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Title:TOEFL as a prediction tool for placement into ESL writing courses at the University of Illinois at Urbana-Champaign
Author(s):Kokhan, Kateryna
Advisor(s):Davidson, Frederick G.
Department / Program:Linguistics
Discipline:Teaching of English Sec Lang
Degree Granting Institution:University of Illinois at Urbana-Champaign
Subject(s):Test of English as a Foreign Language (TOEFL)
English as a foreign or second language (ESL) placement
English Placement Test (EPT)
self-reported versus official data
Abstract:The English placement test (EPT) at the University of Illinois at Urbana-Champaign (UIUC) is designed to provide an accurate placement (or exemption) of international students into ESL writing and pronunciation classes. Over the last three years, UIUC has experienced an increase in number of international students taking the EPT. Some on campus have suggested that TOEFL might be a suitable pre-screening tool for predicting ESL placement, regardless of the test publisher’s advice not to do so. The primary purpose of this research is to find out whether TOEFL can serve as a pre-screening tool for placement into the ESL courses. For this study, I mainly analyzed the written EPT results. The data analysis shows that TOEFL does not accurately predict ESL placement since there are many instances when the students with relatively high TOEFL scores are placed into the lowest levels of the ESL writing courses and when the students with low TOEFL scores have a high chance of exemption. However, the analysis of t-values for placement into the ESL classes provides the evidence that TOEFL writing section scores may be used as an additional reference when deciding which level a student should be placed into. Another important finding is a distinct pattern of dependency between the time of taking TOEFL and the writing EPT: the correlation is stronger when the time gap between the tests is short but it dramatically goes down and becomes slightly negative around Week 50; however, starting from the 50th week it goes up again. The drop of the correlation might be explained by weakening of learners’ essay writing skills over the time. The increase of the correlation after Week 50 may be caused by the reuse of the TOEFL score reports after a year of studying in an English speaking country. However, there might be some additional factors explaining such a pattern of dependency and they should be addressed in future research.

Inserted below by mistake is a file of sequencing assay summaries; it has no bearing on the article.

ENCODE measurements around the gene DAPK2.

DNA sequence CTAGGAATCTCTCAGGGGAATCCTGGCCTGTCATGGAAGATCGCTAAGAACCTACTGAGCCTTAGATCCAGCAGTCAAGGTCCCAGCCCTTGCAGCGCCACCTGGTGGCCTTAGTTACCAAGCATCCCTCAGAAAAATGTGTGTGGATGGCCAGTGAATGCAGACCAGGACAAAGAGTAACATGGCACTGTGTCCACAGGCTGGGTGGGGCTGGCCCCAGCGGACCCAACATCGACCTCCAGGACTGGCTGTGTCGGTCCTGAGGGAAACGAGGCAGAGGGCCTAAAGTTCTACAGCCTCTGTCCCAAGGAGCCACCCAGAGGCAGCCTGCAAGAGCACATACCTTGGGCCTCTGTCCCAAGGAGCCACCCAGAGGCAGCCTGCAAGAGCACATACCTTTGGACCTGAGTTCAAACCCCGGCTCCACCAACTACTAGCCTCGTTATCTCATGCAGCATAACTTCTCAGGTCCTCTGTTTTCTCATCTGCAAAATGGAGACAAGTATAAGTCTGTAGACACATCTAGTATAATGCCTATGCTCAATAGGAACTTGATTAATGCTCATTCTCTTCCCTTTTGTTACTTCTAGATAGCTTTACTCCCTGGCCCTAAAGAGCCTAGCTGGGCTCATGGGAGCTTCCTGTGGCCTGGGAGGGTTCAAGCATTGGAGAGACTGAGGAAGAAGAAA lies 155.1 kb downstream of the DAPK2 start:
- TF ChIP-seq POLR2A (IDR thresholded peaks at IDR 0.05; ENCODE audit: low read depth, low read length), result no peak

Issue Date:2011-01-21
Rights Information:Copyright 2010 Kateryna Kokhan
Date Available in IDEALS:2011-01-21
Date Deposited:2010-12

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